Reflecting on the company’s experience, Tan shares his words of encouragement for employers intending to improve their own performance management processes. "Performance is an ongoing journey, and we need to recognise the importance of continuously looking at improving the overarching employee experience by encouraging ongoing learning and communication rigorously and regularly. In any scenario – whether personal or professional – one should not stop learning, developing and upskilling to make the most of their talents and grow on the right trajectory, thereby bringing value to their teams and peers.
"Human performance is the function of many influences: accountability, feedback, motivation, skills and knowledge, rewards and recognition. These influences are interdependent and ultimately result in the desired performance."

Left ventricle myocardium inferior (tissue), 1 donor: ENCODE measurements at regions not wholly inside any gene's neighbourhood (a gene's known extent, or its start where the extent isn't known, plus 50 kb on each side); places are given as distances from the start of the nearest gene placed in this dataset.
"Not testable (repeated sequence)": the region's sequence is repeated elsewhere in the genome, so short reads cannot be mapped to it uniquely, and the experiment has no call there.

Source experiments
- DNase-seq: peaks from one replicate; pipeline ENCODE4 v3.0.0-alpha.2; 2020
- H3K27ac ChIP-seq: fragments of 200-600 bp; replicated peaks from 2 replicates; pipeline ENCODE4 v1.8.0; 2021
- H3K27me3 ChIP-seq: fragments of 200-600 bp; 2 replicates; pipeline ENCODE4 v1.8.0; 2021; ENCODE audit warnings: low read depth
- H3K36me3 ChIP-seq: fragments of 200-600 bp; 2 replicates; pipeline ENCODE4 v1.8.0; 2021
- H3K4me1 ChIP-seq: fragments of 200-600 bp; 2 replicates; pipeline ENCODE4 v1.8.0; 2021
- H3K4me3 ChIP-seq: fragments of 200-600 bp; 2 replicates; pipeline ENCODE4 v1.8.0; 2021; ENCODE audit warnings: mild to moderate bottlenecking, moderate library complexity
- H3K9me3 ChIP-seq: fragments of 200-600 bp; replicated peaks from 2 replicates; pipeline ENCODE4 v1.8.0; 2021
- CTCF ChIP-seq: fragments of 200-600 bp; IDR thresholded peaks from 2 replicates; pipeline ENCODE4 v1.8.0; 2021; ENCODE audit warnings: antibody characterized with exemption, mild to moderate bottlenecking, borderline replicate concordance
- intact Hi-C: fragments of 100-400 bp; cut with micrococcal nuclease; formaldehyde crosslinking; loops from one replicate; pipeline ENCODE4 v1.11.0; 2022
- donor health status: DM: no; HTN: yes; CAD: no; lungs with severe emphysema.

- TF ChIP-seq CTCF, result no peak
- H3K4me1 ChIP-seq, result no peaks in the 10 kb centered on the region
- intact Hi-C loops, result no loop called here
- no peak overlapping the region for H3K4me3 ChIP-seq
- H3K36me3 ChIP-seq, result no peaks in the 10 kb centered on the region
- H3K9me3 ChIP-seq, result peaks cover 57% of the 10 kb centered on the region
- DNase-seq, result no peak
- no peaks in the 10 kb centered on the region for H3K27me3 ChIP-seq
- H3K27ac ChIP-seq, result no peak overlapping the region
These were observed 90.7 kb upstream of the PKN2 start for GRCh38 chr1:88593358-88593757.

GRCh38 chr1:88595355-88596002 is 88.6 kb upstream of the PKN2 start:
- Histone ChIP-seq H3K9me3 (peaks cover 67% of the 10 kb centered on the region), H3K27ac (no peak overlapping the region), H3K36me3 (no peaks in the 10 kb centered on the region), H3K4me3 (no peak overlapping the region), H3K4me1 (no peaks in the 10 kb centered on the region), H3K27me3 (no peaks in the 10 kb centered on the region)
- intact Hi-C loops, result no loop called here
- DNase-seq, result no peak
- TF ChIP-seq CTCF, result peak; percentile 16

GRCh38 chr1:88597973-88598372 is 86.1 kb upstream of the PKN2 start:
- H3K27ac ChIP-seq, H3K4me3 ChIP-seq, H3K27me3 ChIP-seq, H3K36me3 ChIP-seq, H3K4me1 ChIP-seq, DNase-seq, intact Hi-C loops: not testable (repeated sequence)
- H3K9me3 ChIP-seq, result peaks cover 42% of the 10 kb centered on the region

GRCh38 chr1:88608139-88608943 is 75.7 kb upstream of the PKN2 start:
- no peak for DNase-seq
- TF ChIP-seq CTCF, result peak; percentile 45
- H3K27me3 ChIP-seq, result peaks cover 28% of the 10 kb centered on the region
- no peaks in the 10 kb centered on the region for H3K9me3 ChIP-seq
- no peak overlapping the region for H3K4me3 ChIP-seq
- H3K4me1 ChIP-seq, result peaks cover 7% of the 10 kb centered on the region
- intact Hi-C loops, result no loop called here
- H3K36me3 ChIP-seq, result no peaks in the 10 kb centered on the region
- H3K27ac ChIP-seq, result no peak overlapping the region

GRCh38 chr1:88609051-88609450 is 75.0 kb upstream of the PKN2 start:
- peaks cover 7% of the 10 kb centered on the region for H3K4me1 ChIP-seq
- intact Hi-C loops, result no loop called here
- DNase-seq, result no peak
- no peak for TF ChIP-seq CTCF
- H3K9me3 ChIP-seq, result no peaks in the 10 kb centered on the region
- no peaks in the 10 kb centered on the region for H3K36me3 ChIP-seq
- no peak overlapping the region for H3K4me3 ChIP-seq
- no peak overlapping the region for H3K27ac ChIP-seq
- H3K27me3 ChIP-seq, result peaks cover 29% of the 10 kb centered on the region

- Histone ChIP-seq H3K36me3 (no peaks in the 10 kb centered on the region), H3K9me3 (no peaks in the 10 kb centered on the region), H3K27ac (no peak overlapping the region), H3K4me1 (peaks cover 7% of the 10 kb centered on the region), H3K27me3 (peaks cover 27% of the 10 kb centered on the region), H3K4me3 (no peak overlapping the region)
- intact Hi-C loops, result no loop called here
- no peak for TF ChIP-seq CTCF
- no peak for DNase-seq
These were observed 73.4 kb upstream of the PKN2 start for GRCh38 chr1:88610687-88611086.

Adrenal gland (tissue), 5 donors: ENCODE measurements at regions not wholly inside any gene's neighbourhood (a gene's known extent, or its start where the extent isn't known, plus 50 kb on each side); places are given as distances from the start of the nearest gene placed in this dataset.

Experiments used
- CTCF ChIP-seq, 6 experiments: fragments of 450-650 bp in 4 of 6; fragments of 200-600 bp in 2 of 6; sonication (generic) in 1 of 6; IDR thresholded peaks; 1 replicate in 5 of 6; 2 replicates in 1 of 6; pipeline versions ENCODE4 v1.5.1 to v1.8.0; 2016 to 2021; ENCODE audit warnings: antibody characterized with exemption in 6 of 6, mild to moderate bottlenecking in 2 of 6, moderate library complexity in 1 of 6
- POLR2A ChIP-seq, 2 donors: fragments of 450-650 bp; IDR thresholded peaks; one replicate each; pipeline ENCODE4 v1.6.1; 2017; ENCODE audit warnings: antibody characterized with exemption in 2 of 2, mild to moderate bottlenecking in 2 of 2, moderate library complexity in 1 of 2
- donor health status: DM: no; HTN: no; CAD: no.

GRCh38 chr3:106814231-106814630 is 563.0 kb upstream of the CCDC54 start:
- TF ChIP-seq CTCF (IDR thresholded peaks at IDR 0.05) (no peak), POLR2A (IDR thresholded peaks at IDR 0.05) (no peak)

HSBC drives manager-employee ownership of performance & development
Vishesh Dimri, Lead - HR Consulting, HSBC, shares how a focus on digital enablement, process effectiveness, and people manager capabilities helps drive open and honest conversations during feedback, foster stronger relationships, and more.
Banking and financial services firm HSBC focuses on three key pillars in driving the new way of work — digital enablement, process effectiveness, and people manager capabilities.
These pillars are what help ensure a holistic approach towards performance management and enablement for both its employees and managers, Vishesh Dimri, Lead - HR Consulting, HSBC (pictured above, right) shares.